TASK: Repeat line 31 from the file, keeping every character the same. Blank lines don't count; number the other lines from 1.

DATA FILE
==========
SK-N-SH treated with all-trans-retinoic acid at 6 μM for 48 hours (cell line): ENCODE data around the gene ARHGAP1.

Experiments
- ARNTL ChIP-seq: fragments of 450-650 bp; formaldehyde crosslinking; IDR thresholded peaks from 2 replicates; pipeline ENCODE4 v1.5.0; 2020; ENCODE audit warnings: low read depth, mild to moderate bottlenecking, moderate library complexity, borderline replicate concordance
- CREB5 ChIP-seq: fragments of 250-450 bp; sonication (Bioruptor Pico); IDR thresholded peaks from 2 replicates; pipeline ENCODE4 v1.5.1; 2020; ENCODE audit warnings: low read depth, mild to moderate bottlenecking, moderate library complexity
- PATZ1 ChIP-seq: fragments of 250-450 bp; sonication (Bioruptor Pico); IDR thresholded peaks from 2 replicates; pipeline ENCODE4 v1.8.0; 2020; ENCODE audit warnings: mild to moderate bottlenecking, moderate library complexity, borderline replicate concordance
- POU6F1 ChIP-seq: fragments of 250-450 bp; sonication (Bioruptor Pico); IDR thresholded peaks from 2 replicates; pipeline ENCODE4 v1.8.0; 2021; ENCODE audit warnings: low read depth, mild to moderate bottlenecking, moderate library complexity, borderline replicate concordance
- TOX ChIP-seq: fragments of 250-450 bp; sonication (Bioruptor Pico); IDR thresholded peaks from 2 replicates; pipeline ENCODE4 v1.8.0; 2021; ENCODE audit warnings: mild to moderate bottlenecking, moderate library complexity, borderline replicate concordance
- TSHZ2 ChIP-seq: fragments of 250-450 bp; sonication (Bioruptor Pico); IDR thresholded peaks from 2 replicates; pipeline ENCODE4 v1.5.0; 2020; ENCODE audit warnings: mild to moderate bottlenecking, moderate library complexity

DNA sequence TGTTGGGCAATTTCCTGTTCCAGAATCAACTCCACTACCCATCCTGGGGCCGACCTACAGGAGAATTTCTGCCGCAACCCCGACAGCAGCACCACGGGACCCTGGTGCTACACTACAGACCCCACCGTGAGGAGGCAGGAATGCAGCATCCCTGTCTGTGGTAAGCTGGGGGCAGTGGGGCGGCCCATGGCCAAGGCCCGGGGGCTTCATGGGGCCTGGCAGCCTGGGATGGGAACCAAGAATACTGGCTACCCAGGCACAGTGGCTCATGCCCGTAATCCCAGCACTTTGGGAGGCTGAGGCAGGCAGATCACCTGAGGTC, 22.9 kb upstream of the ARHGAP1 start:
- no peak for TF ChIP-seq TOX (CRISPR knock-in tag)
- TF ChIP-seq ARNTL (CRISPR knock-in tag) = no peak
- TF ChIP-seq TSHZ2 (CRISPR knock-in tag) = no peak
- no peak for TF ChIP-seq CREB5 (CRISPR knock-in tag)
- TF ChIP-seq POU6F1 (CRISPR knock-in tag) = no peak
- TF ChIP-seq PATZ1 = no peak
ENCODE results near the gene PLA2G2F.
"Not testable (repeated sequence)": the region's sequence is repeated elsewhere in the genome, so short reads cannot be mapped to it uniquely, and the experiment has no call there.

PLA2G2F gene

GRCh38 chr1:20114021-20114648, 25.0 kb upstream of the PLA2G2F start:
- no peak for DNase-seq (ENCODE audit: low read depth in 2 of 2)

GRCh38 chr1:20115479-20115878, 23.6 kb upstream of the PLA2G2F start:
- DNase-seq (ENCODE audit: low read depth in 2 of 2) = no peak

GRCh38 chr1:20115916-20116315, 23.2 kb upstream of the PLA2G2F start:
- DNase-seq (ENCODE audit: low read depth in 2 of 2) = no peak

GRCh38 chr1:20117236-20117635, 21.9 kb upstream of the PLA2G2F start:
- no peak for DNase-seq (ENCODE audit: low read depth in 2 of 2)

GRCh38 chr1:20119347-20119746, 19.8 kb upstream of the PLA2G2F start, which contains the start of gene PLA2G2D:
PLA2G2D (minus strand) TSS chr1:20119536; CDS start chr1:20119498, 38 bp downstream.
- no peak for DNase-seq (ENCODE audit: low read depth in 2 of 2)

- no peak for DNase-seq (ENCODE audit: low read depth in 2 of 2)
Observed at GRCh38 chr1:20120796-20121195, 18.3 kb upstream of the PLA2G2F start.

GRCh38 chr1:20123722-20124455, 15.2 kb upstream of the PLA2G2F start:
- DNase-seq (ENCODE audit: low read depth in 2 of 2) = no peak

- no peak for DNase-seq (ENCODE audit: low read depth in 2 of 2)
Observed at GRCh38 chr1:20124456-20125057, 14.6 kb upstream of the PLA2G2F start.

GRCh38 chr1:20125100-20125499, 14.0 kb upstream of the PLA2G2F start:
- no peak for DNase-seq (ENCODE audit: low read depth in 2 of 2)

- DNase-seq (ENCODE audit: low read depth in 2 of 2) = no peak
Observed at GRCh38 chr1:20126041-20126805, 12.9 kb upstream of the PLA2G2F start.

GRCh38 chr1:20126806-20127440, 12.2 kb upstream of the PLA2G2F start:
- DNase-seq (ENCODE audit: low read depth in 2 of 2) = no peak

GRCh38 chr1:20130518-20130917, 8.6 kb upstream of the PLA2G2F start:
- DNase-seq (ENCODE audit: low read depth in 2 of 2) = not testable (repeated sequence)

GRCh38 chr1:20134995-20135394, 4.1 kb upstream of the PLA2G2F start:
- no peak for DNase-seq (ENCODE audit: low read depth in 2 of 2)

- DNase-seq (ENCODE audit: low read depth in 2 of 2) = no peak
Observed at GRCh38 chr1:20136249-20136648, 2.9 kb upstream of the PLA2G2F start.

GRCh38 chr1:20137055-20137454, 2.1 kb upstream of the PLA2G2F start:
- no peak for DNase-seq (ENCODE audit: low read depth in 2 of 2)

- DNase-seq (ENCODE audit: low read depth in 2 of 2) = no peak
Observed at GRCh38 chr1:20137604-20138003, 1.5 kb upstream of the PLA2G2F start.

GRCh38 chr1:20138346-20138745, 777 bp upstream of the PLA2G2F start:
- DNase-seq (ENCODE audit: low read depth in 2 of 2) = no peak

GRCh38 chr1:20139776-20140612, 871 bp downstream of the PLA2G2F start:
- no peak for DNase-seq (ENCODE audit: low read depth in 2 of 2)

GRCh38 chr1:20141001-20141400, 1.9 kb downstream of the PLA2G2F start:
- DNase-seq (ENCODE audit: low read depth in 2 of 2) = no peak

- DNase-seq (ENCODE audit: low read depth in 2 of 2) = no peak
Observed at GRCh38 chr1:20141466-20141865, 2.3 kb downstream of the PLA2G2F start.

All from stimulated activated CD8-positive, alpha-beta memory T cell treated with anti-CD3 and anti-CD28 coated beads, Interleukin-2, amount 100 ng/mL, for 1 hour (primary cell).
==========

Observed at GRCh38 chr1:20120796-20121195, 18.3 kb upstream of the PLA2G2F start.